Fast-growing nut butter startup Yumello has raised £100,000 directly from its online customers in just two weeks to help fuel expansion.
The cash will be used to grow sales further and expand the marketing team, with the business targeting a further £150,000 funding from angel investors before the end of the year.
The investment follows rapid growth in the past 12 months, with sales up 562% year on year and a 1,400% increase in direct-to-consumer orders on the back of new product launches, exports and a spike in demand during the coronavirus lockdown.
Yumello, founded in 2018 by Omar El Hajji and Esther Lopez, has a range of five nut butters inspired by the recipes and ingredients of the Atlas Mountains in Morocco, including salted date peanut butter and newly launched smoky harissa peanut butter.
It has also launched a range of ‘naked’ single ingredient nut butters in 1kg tubs.
The products are currently stocked by Ocado and Holland & Barrett and the business is exporting to Germany, Spain, the Netherlands and Bahrain.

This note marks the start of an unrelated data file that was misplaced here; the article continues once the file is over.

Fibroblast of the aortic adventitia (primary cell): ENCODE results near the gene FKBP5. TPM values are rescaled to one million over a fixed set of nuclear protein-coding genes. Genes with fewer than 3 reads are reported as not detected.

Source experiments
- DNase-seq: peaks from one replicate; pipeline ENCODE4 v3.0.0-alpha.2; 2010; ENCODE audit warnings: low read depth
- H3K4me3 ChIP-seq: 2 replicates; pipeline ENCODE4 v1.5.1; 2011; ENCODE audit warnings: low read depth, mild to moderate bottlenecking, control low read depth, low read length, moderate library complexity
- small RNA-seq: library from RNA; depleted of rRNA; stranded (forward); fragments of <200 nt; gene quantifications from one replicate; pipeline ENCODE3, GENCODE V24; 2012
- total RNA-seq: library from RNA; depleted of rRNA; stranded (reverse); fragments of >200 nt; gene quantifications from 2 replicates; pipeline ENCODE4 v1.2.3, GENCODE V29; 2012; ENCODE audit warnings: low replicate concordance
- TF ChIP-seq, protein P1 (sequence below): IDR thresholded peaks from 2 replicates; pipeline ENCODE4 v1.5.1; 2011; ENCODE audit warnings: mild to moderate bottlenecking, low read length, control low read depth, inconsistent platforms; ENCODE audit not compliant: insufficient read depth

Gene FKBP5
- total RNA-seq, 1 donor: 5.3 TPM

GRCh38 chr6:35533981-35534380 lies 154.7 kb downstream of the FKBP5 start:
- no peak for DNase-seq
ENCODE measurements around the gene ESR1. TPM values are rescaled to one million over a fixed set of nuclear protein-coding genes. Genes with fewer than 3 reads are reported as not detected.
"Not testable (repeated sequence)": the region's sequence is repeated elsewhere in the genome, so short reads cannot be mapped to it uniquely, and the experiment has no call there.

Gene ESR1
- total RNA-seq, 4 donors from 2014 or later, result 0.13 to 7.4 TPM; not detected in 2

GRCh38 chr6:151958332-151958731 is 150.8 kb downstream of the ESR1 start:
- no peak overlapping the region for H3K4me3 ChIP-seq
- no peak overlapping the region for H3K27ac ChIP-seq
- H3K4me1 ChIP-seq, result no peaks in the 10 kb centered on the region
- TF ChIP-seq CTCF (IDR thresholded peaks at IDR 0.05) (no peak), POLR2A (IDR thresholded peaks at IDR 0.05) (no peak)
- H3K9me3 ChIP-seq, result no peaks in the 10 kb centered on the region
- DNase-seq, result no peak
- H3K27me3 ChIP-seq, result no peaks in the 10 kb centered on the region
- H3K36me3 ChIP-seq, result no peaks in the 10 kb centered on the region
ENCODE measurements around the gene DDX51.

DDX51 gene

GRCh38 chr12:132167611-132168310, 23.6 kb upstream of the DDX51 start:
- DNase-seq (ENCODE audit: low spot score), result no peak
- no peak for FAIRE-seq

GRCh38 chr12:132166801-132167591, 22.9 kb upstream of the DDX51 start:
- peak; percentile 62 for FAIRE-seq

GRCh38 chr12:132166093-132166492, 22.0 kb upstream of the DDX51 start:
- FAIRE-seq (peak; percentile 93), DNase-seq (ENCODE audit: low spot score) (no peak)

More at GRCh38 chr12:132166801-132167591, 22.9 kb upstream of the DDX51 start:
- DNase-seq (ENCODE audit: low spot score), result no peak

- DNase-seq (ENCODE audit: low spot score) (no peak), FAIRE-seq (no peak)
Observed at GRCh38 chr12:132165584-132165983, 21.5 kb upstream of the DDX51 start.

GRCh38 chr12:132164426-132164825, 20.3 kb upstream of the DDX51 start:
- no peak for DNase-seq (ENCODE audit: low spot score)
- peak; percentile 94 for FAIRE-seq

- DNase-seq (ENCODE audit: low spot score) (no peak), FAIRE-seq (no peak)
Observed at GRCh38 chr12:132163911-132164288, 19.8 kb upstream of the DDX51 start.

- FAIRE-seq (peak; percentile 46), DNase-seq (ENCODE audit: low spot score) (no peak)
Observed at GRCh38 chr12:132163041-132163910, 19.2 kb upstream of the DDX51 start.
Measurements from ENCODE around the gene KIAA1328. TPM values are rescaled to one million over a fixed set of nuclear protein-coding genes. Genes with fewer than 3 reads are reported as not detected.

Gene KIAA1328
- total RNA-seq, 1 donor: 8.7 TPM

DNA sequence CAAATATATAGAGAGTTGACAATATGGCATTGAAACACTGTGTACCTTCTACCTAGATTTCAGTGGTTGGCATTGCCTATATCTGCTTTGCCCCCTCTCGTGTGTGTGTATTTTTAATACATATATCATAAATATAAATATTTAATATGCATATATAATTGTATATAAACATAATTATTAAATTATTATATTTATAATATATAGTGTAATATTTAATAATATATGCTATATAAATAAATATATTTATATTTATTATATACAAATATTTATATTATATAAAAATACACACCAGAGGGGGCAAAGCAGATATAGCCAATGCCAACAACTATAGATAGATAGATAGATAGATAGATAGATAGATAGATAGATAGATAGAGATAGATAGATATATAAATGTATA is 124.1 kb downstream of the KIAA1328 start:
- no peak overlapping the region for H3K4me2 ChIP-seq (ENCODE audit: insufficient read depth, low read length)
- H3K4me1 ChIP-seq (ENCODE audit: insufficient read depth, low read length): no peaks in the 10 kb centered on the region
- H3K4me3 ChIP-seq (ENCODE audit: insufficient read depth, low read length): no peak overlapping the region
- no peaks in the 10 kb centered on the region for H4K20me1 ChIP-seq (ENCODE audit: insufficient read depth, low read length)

“As a challenger brand we always think outside of the box,” El Hajji said. “We decided to directly approach our loyal customers, who have played such an important role in our success so far, and ask them if they wanted to join us on our adventure.”
Lopez added: “We’ve been overwhelmed by their support, and as a brand that really values our community, that means a lot – our customers believe in our ethos and products and are ready to back it up.”
The business is backed by Andrew Quinlan, founder and former MD at craft cider maker Orchard Pig, along with UK-based contract manufacturing partner.
Yumello is committed to sustainability and reducing the impact fmcg brands have on the planet. All the products are made in CO2-neutral facilities in the UK and are free from palm oil and refined sugar.
The business also sources argan oil, used in its smooth almond butter and crunchy peanut butter from partner co-operative Targanine in the Atlas Mountains. Targanine’s network of co-ops represent more than 300 Berber women who process the argan kernels to make the oil. Argan trees also play a crucial role in the battle against desertification in this arid region.